Investigations | 08 Feb 2015

Mohammed Ibrahim Abbas, from the village of Soweideh in the Masyaf countryside, volunteered in the Syrian regime army. The Admissions Committee reviewed his application and accepted it, despite the fact that he had not even reached the age of eighteen. Only a few days later, he returned a dead corpse.

Many young people below the age of eighteen flock to the Military Security detachment in Masyaf, to volunteer in military intelligence. They provide their names and their data, then receive a security card after only one week.

Those admitted are then placed in an open Pickup car, and hauled off to the "Deir Shmayyil" center in the countryside of Masyaf—previously a center for Baath youth courses, converted now into a training center for regime fighters, a security headquarters, and detention center.

After finishing their brief ten-day training stint in "Deir Shmayyil," the underage volunteers are then thrust into the battlefield, where many of them perish during the first days of the fighting, due to their lack of experience and impulsiveness.

Methods of Soliciting Underage Volunteers

The number of Alawite volunteers in the military and intelligence services has dwindled, with the increasing numbers of dead. The regime allowed admission of youth under eighteen years, to offset the scores of fallen fighters.

A teacher in the Masyaf countryside tells Rozana: "It is quite easy to control the minds of this group of young people. It is enough for the regime, via its loyalists in the region, to disseminate the idea that the end aim of the opposite side is to eradicate Alawites. These youngsters will rush to volunteer to protect their community."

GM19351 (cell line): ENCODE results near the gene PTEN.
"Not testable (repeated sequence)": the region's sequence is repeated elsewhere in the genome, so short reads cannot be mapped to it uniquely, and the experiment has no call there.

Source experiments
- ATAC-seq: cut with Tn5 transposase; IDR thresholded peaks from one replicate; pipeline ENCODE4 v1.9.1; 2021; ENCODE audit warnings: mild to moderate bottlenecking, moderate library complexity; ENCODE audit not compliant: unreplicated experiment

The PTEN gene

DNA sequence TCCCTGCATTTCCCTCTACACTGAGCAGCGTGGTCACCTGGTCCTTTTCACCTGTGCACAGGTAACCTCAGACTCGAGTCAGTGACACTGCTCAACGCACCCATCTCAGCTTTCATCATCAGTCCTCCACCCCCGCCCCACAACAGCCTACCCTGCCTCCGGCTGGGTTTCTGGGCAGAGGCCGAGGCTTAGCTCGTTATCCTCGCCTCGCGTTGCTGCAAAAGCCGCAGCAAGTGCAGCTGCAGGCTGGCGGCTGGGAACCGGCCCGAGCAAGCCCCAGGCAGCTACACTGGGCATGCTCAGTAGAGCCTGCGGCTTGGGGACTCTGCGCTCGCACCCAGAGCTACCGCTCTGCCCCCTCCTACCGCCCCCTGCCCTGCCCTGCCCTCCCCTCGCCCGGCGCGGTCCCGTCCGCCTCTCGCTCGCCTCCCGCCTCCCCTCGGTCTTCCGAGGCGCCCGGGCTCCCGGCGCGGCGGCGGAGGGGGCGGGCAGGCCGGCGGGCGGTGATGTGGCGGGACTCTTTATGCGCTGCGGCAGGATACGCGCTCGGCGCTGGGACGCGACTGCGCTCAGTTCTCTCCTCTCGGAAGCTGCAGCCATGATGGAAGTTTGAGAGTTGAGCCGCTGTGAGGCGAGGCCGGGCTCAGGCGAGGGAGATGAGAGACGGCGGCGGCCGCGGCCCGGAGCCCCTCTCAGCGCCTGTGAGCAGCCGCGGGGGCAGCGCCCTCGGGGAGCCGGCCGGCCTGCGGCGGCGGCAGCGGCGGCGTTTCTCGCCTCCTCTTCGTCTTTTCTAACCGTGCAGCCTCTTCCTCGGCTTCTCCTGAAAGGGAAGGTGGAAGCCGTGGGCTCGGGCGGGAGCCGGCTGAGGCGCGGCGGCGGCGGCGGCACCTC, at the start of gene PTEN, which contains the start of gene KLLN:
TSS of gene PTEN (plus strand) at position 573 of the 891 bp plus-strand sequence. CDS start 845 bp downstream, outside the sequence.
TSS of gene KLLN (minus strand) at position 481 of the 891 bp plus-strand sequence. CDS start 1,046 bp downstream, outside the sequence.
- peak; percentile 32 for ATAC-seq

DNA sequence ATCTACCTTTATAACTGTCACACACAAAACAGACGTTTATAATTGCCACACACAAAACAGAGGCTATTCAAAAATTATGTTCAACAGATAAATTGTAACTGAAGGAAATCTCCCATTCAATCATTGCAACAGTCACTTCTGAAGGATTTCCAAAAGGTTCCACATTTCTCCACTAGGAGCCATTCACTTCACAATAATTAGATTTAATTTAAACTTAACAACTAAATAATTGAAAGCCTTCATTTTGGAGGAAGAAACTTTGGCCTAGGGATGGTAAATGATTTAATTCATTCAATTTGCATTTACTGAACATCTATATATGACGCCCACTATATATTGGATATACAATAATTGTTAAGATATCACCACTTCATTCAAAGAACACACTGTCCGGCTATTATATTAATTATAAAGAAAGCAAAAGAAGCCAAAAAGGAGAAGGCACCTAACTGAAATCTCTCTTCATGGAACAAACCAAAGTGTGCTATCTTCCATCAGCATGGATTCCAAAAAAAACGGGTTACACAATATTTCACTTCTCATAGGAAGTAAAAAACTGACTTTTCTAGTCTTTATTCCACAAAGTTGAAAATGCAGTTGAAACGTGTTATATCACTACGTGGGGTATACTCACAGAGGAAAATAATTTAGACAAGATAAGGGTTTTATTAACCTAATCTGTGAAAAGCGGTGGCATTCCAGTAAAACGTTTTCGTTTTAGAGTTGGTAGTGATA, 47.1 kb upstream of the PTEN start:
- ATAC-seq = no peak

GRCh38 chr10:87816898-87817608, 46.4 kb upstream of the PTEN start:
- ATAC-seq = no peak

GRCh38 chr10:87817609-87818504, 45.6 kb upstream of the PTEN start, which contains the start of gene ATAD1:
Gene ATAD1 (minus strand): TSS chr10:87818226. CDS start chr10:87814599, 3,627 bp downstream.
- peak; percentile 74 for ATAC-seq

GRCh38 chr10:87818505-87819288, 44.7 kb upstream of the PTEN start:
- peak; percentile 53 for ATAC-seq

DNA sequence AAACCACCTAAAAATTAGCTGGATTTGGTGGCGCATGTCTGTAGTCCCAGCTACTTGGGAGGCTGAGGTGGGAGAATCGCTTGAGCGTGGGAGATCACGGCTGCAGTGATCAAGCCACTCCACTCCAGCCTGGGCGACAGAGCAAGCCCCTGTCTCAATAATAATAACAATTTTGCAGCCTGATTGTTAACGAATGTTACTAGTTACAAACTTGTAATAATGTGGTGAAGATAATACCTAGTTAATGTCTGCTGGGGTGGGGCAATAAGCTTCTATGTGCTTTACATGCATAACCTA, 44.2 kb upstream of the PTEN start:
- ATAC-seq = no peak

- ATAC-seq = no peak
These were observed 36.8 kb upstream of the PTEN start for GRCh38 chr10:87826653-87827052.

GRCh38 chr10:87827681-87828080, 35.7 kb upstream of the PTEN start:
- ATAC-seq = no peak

A young man who was unable to stop his own brother from enrollment in the regime's forces, sees the reason behind youth volunteering as being the temptations of swift riches that are promised, through theft and plunder, as he puts it.

Songs charged with sectarian themes also help the incitement, according to Ahmed from the Tartous countryside: "When they minors hear songs reminding them of the fate that befell Ahl al Bayt [the descendants of the prophet, Ali's Kin] at the hands of the Umayyads, or other songs proclaiming the rise of the Alawite tide; some of them rush to join al-Hussein [the martyred son of Ali and grandson of the prophet, a central figure in the Shiite faith] as they think."

The regime also exploits what some of the hardline opposition factions spread about eliminating the Alawites, such as the infamous "with slaughter, we come to you" slogan. The regime's security channels use such rhetoric to encourage minors to join the army.

In this regard, one of the regime opponents in Tartous explains: "The idea that if we did not go to fight the oppositionin their areas, they will come to fight us in our villages, has gained much circulation among Alawites" he says. He adds that this idea has an appeal among minors for various reasons, while it has no currency among the older generation.

A Clear Violation of The Law

Syrian law requires that those who wish to enter the army or security corps, or any related position, be eighteen years of age. Any infraction of this requirement is considered an explicit violation of the law.

Ahmad, a lawyer, says: "Admission of this category into the army and thus jeopardizing their lives, is a clear violation of the law. Those committing such violation and must be held accountable." He adds that Syria is now "a country of non-law. Every party is seeking to defeat the other party, regardless of how such victory is achieved."

On the other side, many minors met a similar fate on the opposition side. Many of those enrolled in the armed opposition and extremist groups have been killed, an issue raised in a report by Human Rights Watch last June.

The report stated that "non-state armed groups in Syria have used children the youngest of whom were 15-year-old in fighting battles." The report documented the experiences of 25 children, who were former soldiers in the Free Syrian Army, the Islamic Front, Al-Nusra Front, and ISIS.

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